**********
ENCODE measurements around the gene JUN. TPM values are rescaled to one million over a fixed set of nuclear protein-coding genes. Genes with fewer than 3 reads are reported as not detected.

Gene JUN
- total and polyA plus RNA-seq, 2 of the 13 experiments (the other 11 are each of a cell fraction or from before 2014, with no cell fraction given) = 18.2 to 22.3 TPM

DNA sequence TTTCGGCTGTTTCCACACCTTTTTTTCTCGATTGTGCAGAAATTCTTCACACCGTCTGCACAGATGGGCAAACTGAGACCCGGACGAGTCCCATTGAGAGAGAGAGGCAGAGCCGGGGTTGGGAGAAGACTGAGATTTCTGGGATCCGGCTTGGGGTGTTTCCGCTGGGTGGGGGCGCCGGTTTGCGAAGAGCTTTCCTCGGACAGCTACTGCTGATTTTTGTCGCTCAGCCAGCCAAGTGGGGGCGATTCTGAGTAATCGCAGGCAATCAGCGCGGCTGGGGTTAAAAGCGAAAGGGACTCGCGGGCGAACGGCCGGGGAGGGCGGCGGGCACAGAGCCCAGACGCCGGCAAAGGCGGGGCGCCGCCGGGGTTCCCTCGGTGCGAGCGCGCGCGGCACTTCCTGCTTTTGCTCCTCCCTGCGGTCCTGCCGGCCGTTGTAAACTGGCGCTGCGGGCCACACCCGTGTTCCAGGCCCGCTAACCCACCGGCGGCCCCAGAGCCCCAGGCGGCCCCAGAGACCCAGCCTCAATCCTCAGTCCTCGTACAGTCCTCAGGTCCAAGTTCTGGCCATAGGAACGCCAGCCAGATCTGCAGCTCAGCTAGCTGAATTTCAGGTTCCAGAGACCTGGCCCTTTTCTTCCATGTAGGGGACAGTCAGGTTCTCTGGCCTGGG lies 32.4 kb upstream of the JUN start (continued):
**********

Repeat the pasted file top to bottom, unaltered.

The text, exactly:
ENCODE measurements around the gene JUN. TPM values are rescaled to one million over a fixed set of nuclear protein-coding genes. Genes with fewer than 3 reads are reported as not detected.

Gene JUN
- total and polyA plus RNA-seq, 2 of the 13 experiments (the other 11 are each of a cell fraction or from before 2014, with no cell fraction given) = 18.2 to 22.3 TPM

DNA sequence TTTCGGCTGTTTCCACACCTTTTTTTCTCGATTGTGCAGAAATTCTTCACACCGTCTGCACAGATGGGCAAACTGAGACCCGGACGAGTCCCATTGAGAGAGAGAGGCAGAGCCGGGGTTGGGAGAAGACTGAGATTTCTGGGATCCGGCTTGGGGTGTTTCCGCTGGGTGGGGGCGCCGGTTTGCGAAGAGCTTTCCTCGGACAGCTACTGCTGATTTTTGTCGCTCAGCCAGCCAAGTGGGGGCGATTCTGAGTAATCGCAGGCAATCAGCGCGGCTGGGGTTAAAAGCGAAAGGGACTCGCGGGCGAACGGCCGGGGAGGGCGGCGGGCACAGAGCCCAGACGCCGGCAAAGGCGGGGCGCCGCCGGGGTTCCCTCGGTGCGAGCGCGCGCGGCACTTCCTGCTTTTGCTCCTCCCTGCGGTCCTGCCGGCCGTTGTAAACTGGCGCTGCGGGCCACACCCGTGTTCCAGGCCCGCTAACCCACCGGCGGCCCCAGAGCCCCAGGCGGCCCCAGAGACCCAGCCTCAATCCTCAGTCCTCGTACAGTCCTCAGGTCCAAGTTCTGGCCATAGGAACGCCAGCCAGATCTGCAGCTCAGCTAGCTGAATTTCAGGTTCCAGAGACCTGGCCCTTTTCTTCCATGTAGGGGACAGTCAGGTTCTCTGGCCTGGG lies 32.4 kb upstream of the JUN start (continued):